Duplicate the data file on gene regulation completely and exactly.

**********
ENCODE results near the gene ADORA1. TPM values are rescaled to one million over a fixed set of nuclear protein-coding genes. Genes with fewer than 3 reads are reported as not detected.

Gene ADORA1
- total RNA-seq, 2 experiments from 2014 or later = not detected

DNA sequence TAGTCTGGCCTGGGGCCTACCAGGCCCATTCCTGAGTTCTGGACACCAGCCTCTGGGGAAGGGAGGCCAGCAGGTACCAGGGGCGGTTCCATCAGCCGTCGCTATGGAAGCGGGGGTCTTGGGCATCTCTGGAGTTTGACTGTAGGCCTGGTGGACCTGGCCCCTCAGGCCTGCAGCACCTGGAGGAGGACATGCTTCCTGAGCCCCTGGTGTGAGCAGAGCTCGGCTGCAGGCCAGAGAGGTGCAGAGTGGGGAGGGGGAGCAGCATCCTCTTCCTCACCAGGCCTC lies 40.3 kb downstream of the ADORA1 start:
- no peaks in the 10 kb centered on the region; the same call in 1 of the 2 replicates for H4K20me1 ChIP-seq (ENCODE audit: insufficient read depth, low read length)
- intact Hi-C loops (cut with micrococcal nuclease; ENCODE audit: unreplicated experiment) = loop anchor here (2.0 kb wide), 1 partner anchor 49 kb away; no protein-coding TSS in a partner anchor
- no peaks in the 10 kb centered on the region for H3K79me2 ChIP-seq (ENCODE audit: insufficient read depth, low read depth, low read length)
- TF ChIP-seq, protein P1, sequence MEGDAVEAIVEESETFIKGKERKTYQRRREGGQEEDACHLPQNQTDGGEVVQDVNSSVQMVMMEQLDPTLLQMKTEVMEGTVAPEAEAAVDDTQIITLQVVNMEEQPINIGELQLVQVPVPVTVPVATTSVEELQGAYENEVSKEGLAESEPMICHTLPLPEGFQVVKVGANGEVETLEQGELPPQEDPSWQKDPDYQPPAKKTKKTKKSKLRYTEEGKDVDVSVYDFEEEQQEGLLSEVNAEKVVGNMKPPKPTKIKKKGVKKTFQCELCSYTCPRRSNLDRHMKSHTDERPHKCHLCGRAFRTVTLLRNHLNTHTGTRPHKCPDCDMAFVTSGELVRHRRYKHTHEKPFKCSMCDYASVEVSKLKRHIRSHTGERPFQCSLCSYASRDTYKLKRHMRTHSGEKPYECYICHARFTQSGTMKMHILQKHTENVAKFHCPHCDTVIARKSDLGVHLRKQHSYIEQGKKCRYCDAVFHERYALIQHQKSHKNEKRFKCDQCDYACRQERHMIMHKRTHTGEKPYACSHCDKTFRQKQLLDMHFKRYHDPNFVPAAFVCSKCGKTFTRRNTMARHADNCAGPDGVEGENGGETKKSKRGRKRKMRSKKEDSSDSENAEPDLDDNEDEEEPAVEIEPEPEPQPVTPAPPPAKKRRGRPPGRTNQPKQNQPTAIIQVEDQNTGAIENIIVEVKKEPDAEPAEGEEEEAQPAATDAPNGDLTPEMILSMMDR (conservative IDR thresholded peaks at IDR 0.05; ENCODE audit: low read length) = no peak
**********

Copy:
ENCODE results near the gene ADORA1. TPM values are rescaled to one million over a fixed set of nuclear protein-coding genes. Genes with fewer than 3 reads are reported as not detected.

Gene ADORA1
- total RNA-seq, 2 experiments from 2014 or later = not detected

DNA sequence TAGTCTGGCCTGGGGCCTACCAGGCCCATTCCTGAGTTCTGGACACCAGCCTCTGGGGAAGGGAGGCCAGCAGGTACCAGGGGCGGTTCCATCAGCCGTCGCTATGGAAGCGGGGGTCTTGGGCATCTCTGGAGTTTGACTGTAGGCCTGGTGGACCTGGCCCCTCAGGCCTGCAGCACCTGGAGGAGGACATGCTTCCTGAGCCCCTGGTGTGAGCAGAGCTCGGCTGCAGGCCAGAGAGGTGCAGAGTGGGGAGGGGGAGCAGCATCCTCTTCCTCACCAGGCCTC lies 40.3 kb downstream of the ADORA1 start:
- no peaks in the 10 kb centered on the region; the same call in 1 of the 2 replicates for H4K20me1 ChIP-seq (ENCODE audit: insufficient read depth, low read length)
- intact Hi-C loops (cut with micrococcal nuclease; ENCODE audit: unreplicated experiment) = loop anchor here (2.0 kb wide), 1 partner anchor 49 kb away; no protein-coding TSS in a partner anchor
- no peaks in the 10 kb centered on the region for H3K79me2 ChIP-seq (ENCODE audit: insufficient read depth, low read depth, low read length)
- TF ChIP-seq, protein P1, sequence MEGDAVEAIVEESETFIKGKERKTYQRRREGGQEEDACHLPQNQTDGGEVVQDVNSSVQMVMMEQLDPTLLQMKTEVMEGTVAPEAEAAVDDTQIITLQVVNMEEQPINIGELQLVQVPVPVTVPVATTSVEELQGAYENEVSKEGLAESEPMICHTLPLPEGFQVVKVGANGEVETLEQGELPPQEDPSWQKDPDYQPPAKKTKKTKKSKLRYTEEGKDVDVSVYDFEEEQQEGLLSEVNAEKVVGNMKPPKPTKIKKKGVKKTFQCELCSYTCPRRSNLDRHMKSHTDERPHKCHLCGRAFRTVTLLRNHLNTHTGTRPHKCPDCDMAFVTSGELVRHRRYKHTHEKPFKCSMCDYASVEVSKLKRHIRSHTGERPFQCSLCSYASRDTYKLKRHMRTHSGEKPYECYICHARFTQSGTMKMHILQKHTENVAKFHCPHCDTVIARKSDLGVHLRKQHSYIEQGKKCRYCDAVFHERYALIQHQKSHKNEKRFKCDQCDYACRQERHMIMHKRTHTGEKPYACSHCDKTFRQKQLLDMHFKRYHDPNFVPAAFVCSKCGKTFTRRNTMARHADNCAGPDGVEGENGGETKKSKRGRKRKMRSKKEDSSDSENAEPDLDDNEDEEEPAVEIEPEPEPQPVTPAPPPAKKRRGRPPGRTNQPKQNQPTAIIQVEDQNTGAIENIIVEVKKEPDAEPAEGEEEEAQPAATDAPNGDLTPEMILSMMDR (conservative IDR thresholded peaks at IDR 0.05; ENCODE audit: low read length) = no peak